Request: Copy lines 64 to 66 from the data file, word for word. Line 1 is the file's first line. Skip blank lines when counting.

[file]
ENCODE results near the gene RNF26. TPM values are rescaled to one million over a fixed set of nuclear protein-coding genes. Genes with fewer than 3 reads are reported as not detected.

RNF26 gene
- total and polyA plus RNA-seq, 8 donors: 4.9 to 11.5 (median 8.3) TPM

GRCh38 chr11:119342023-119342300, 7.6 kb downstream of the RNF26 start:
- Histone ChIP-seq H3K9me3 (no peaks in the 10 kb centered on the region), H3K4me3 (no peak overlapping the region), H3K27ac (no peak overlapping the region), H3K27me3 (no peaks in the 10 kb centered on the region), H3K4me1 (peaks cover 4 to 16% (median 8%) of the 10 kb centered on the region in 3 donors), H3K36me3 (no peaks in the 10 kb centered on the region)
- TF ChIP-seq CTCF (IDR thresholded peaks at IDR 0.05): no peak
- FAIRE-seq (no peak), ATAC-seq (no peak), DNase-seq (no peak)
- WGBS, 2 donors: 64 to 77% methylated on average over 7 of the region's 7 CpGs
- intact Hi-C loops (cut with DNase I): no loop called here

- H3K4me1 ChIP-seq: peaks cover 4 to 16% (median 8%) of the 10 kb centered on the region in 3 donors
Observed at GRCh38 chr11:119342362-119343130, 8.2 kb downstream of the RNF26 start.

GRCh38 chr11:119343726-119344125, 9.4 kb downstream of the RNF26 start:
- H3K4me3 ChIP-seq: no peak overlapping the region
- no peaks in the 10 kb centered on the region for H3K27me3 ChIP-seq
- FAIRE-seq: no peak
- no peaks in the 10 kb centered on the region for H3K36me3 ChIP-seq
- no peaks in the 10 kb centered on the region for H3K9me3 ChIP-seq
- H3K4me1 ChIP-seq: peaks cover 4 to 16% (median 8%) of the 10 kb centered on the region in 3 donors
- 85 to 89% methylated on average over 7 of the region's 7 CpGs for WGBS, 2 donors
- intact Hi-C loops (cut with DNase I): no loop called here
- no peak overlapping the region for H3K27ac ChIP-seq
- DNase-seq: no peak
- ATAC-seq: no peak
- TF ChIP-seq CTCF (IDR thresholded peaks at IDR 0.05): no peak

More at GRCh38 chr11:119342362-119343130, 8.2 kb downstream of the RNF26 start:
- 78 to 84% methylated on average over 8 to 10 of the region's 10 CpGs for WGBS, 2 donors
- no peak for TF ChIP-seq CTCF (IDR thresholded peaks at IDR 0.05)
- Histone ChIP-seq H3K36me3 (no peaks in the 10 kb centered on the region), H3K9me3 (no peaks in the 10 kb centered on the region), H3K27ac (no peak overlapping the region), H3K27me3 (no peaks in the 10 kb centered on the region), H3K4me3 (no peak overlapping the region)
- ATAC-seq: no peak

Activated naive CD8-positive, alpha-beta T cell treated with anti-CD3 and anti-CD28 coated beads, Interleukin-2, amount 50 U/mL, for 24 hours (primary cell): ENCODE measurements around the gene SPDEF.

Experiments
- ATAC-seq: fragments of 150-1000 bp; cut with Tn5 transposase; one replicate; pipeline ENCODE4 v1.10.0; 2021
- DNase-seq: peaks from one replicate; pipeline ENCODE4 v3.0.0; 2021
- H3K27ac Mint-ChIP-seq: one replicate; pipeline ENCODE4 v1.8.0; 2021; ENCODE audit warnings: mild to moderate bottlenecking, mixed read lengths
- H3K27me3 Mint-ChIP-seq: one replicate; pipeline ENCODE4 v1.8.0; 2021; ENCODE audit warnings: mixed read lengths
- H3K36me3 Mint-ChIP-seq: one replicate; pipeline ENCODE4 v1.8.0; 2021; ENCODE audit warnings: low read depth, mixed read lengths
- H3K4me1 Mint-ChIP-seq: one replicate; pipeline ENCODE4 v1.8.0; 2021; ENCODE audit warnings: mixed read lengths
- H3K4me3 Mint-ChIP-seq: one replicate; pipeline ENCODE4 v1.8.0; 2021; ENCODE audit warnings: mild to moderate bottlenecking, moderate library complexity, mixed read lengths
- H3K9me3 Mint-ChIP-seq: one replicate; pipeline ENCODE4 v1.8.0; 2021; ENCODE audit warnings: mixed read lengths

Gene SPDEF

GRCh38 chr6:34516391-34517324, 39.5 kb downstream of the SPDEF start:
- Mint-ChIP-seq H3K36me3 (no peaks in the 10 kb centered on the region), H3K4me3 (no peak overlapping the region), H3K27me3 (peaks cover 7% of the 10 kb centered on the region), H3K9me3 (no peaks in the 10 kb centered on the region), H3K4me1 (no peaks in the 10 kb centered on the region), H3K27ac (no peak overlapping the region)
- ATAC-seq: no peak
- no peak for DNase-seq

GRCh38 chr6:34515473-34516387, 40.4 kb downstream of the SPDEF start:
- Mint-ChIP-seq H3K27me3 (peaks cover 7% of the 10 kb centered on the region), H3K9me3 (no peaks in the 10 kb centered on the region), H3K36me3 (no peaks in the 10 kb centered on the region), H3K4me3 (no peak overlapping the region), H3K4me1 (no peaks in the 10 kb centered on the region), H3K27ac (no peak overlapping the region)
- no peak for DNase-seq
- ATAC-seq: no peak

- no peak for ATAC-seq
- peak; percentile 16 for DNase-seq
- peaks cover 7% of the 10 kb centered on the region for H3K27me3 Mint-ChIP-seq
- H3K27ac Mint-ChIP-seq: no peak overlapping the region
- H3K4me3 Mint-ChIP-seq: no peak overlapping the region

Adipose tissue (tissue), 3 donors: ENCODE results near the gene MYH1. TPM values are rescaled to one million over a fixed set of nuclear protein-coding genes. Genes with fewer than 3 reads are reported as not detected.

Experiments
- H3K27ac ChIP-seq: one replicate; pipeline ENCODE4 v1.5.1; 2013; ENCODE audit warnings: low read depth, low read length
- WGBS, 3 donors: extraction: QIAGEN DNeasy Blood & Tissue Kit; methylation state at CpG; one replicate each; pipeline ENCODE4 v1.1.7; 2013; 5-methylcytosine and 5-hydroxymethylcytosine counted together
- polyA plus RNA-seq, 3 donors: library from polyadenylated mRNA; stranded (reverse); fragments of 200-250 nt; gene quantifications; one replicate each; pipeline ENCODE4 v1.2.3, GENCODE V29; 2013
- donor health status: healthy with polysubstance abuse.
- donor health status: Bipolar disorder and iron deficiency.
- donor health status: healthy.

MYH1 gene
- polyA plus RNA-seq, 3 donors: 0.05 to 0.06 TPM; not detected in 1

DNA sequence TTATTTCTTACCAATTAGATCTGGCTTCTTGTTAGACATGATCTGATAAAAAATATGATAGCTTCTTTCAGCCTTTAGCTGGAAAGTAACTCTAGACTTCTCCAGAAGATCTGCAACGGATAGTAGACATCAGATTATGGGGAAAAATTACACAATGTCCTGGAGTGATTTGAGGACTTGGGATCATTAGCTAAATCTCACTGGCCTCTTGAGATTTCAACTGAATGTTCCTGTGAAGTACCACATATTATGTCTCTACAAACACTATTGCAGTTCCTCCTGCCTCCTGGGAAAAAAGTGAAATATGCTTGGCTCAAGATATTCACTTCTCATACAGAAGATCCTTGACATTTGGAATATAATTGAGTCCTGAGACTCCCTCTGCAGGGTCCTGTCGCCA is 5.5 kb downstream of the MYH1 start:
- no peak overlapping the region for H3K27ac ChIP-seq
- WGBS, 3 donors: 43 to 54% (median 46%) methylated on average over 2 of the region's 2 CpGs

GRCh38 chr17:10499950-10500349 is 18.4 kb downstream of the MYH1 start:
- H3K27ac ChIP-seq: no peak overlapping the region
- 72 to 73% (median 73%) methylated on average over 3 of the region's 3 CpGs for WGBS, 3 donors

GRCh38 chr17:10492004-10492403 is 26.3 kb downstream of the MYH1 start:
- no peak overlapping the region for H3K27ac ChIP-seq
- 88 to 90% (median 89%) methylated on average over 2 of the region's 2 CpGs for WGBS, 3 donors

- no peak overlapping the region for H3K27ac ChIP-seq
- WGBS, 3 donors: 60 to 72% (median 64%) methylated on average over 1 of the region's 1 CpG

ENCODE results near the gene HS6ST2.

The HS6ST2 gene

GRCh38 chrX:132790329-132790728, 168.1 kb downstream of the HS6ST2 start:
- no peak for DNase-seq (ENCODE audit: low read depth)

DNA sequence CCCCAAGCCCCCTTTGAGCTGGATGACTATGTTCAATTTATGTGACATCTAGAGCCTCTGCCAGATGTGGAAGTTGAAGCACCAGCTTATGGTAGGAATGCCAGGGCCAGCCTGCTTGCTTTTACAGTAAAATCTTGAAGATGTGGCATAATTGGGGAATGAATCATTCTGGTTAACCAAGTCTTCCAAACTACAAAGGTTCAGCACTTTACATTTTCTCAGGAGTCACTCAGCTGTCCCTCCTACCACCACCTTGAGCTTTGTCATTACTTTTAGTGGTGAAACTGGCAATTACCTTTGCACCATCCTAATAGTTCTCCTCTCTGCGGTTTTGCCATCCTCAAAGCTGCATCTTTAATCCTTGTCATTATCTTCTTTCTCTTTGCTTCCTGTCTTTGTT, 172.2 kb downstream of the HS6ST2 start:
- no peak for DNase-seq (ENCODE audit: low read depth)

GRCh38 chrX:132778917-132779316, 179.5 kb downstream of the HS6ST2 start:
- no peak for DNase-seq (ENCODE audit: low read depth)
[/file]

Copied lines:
DNA sequence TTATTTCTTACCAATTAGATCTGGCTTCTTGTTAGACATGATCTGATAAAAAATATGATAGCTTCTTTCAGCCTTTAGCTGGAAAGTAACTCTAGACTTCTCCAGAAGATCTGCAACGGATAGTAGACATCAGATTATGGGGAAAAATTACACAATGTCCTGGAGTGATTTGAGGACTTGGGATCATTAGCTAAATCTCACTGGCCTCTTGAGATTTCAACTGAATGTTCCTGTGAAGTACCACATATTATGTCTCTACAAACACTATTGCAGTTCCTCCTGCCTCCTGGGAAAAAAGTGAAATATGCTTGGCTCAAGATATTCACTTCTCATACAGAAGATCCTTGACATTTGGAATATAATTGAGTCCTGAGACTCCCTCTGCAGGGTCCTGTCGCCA is 5.5 kb downstream of the MYH1 start:
- no peak overlapping the region for H3K27ac ChIP-seq
- WGBS, 3 donors: 43 to 54% (median 46%) methylated on average over 2 of the region's 2 CpGs